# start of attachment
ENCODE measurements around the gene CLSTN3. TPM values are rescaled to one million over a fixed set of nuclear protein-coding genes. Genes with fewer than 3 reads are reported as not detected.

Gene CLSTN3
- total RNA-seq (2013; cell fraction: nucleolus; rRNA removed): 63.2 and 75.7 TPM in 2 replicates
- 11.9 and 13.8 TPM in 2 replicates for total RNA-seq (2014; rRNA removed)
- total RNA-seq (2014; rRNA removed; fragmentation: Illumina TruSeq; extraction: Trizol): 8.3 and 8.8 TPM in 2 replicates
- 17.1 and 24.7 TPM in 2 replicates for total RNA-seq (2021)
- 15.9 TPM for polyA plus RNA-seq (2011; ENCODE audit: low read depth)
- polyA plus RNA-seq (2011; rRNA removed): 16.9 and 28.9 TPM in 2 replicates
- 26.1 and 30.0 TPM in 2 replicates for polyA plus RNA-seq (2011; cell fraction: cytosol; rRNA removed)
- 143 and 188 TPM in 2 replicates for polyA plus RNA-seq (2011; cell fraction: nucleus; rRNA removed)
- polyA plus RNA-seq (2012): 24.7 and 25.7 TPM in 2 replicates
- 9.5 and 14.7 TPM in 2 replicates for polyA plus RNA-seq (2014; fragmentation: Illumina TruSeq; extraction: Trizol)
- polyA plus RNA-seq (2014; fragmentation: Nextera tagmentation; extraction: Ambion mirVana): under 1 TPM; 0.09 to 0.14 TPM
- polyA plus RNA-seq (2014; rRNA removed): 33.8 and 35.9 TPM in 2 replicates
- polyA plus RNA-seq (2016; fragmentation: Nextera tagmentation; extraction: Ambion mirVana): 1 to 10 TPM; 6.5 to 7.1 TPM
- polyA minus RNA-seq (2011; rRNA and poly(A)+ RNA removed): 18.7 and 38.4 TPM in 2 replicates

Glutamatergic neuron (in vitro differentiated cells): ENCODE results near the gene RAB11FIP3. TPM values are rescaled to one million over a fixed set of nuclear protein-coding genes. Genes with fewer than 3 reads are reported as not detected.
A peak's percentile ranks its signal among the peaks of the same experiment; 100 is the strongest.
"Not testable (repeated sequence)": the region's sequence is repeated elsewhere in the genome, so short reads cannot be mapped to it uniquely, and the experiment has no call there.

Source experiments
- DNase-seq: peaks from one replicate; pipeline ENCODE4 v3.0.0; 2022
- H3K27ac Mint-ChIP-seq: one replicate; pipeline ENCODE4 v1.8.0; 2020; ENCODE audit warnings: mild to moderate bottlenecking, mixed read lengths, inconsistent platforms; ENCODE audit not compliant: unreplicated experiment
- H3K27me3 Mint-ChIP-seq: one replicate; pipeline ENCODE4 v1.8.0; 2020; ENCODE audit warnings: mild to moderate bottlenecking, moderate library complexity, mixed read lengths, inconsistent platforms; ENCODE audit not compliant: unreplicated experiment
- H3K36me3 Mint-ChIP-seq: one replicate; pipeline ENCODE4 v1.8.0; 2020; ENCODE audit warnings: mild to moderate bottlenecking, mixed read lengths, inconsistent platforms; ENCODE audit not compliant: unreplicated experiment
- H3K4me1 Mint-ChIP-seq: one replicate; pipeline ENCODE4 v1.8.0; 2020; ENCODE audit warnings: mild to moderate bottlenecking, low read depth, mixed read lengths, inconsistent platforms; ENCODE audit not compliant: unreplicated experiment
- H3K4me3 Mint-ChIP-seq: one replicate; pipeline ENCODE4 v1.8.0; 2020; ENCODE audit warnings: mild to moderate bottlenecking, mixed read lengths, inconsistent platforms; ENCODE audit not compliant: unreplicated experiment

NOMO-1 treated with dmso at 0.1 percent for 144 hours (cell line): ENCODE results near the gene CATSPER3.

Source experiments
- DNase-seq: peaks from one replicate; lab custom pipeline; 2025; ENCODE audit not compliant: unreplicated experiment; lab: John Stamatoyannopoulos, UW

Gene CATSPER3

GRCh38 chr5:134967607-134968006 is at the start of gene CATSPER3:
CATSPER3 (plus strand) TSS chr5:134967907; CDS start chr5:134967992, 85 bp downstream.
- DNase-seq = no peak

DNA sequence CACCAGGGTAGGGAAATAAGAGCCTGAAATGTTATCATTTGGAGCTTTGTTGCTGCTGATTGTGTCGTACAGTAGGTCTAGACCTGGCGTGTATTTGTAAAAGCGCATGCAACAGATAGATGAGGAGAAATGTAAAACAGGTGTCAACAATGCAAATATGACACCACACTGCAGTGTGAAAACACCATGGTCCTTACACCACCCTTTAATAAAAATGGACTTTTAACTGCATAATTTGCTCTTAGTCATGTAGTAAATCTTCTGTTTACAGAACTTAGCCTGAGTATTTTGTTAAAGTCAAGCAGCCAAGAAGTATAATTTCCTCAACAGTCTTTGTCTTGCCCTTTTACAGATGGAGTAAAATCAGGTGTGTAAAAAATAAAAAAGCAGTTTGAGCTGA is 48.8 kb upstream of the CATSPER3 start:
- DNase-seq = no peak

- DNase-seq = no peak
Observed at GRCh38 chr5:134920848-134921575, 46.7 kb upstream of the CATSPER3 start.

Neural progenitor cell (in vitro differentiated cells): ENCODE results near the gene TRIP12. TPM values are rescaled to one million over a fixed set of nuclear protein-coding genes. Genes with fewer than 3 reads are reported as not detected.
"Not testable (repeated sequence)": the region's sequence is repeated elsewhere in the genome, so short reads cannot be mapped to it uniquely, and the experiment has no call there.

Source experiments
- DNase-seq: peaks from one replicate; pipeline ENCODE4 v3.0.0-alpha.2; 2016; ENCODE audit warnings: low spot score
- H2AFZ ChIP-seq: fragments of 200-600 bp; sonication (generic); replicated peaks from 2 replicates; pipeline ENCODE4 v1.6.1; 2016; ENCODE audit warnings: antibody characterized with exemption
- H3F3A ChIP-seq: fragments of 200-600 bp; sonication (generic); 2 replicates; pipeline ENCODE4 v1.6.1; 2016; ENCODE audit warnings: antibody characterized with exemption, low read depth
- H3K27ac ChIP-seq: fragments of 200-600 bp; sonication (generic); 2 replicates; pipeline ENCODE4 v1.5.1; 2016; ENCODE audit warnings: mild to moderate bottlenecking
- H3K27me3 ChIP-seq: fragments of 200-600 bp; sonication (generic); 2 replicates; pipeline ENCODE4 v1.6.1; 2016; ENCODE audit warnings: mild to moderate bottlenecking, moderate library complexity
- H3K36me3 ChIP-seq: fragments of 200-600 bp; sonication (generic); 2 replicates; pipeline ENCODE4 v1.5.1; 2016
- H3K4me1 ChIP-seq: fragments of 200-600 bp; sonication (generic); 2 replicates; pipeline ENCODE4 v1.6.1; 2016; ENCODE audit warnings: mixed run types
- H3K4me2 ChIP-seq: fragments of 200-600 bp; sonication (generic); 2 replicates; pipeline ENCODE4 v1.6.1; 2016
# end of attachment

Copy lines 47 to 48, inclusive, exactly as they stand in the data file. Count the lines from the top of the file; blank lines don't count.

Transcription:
- H3K4me1 ChIP-seq: fragments of 200-600 bp; sonication (generic); 2 replicates; pipeline ENCODE4 v1.6.1; 2016; ENCODE audit warnings: mixed run types
- H3K4me2 ChIP-seq: fragments of 200-600 bp; sonication (generic); 2 replicates; pipeline ENCODE4 v1.6.1; 2016